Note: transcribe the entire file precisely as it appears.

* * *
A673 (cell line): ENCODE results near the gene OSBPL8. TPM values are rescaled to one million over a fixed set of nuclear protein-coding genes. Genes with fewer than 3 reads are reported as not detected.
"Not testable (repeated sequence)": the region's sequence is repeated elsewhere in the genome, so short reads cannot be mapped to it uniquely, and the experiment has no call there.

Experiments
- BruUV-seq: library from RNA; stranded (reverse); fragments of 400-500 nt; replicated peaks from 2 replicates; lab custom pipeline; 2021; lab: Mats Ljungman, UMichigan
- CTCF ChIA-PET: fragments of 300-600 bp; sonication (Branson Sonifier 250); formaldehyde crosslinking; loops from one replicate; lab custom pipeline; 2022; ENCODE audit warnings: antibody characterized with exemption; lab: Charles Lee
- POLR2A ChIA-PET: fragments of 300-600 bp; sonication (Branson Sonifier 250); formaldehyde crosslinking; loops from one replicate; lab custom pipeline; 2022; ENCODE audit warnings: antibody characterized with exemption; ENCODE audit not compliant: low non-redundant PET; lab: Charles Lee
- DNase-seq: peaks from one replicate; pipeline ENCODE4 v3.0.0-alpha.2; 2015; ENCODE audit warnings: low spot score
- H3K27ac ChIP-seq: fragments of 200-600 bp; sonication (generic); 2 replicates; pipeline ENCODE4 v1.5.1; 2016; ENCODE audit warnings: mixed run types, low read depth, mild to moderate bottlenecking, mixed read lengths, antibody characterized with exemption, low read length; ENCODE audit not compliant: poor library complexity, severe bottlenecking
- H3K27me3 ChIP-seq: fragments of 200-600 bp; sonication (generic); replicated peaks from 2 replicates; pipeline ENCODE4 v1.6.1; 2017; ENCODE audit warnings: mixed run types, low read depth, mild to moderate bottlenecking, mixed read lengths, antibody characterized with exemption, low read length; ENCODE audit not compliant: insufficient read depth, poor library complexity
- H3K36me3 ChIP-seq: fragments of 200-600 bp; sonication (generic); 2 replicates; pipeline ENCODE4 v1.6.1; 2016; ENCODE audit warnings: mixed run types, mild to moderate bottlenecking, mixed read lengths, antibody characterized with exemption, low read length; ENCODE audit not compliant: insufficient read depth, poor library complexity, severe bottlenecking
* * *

A673 (cell line): ENCODE results near the gene OSBPL8. TPM values are rescaled to one million over a fixed set of nuclear protein-coding genes. Genes with fewer than 3 reads are reported as not detected.
"Not testable (repeated sequence)": the region's sequence is repeated elsewhere in the genome, so short reads cannot be mapped to it uniquely, and the experiment has no call there.

Experiments
- BruUV-seq: library from RNA; stranded (reverse); fragments of 400-500 nt; replicated peaks from 2 replicates; lab custom pipeline; 2021; lab: Mats Ljungman, UMichigan
- CTCF ChIA-PET: fragments of 300-600 bp; sonication (Branson Sonifier 250); formaldehyde crosslinking; loops from one replicate; lab custom pipeline; 2022; ENCODE audit warnings: antibody characterized with exemption; lab: Charles Lee
- POLR2A ChIA-PET: fragments of 300-600 bp; sonication (Branson Sonifier 250); formaldehyde crosslinking; loops from one replicate; lab custom pipeline; 2022; ENCODE audit warnings: antibody characterized with exemption; ENCODE audit not compliant: low non-redundant PET; lab: Charles Lee
- DNase-seq: peaks from one replicate; pipeline ENCODE4 v3.0.0-alpha.2; 2015; ENCODE audit warnings: low spot score
- H3K27ac ChIP-seq: fragments of 200-600 bp; sonication (generic); 2 replicates; pipeline ENCODE4 v1.5.1; 2016; ENCODE audit warnings: mixed run types, low read depth, mild to moderate bottlenecking, mixed read lengths, antibody characterized with exemption, low read length; ENCODE audit not compliant: poor library complexity, severe bottlenecking
- H3K27me3 ChIP-seq: fragments of 200-600 bp; sonication (generic); replicated peaks from 2 replicates; pipeline ENCODE4 v1.6.1; 2017; ENCODE audit warnings: mixed run types, low read depth, mild to moderate bottlenecking, mixed read lengths, antibody characterized with exemption, low read length; ENCODE audit not compliant: insufficient read depth, poor library complexity
- H3K36me3 ChIP-seq: fragments of 200-600 bp; sonication (generic); 2 replicates; pipeline ENCODE4 v1.6.1; 2016; ENCODE audit warnings: mixed run types, mild to moderate bottlenecking, mixed read lengths, antibody characterized with exemption, low read length; ENCODE audit not compliant: insufficient read depth, poor library complexity, severe bottlenecking